Chasing the (Fill) Line
  • Holly Schippers
  • December 28, 2010
Do you notice at this time of year when everyone is busy celebrating and enjoying friends and family that they perhaps like wearing their enhancements a bit longer? Maybe they keep the length the same but have problems that are not normally there. I find myself slipping up and using a nail as a tool here and there to get everything done, and I am obsessive about not doing it most times so I can only imagine what clients are doing to their nails! If your clients normally do not experience lifting and some pop up around now it can be a result of increased client wear and tear.
 
If it is not a problem you normally have, how do you deal with it? Do any of you “chase the line”? We start out filing on the lifted area and darn if it just doesn’t keep moving right on down the nail instead of going away. If you leave it you can see it through the product, if you use things like extra monomer, a touch of gel, adhesive, chemicals, etc., it just discolors the enhancement or causes more problems in the long run. Here is an idea for getting rid of the lifted area so that you have a sealed enhancement once again that you can rebalance (fill) without those darn lines!
 
Using a 100-grit file de-bulk (file down) the enhancement by at least 50%. Taking a closer look there is a lift along one side.
 
To get rid of the lift, instead of filing on top of it, let’s file toward it, remembering to curve the stroke to the shape of the nail.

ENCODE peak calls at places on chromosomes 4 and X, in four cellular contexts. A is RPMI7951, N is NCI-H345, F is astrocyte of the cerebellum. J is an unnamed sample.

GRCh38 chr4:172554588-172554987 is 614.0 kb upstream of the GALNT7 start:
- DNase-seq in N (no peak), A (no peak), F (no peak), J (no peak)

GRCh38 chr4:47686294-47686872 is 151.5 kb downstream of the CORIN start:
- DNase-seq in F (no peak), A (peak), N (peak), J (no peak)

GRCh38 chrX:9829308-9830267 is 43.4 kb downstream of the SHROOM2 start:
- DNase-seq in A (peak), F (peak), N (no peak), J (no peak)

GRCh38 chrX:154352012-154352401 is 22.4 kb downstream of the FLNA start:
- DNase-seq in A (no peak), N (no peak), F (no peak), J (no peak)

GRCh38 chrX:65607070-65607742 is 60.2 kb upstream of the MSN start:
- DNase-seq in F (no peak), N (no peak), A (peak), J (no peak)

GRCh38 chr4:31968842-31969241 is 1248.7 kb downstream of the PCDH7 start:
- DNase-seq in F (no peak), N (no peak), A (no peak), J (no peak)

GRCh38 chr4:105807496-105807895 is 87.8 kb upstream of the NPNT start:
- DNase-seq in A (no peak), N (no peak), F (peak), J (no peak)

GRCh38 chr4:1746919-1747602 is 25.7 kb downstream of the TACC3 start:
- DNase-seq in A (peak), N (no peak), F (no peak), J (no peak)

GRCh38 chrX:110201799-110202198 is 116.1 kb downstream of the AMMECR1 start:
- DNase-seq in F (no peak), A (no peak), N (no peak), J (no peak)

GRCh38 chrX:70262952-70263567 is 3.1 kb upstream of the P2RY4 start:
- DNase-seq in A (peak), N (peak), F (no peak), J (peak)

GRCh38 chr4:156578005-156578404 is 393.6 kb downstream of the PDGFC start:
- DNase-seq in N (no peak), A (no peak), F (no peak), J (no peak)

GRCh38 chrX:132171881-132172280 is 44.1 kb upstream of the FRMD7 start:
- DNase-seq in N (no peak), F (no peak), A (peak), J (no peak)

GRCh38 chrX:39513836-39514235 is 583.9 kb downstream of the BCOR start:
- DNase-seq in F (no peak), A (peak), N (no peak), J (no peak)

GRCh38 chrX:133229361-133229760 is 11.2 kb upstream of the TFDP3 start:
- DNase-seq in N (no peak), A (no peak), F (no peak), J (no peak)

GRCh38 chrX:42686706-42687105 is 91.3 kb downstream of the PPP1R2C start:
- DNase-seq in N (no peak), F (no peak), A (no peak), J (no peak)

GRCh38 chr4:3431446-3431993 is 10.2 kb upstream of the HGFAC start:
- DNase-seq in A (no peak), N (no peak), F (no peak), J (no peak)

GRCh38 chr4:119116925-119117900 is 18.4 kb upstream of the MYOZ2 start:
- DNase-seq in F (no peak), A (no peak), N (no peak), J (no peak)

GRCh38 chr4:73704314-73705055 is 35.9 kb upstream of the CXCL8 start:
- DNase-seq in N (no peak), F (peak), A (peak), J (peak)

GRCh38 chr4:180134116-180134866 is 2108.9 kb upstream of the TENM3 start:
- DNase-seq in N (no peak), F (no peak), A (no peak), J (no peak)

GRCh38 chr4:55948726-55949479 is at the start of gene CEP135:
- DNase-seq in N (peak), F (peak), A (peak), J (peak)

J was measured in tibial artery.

As you file, the lifted area will begin to flake off. If it does not do so after a minute or two of filing toward the lift,you might need to thin out the enhancement a bit more.
 
Slow up and soften your strokes when you see that most of the lifted area has flaked off and the rest will follow, leaving you with a nice smooth nail that is once again sealed and ready for cuticle work and a rebalance (fill). This technique will work with liquid-and-powder (acrylic) or UV gel.
 
If you are having trouble with lifting across a broad range of clients and not just here and there, you need to try some troubleshooting with product PREP, application, etc. If you would like to see a blog in the future about troubleshooting lifting just leave a comment and include if you would like it to be liquid-and-powder (acrylic) or UV gel. (Hint: You don’t have to leave your real name with the request.)
 
— Holly

Keywords:   acrylics     gels     troubleshooting  

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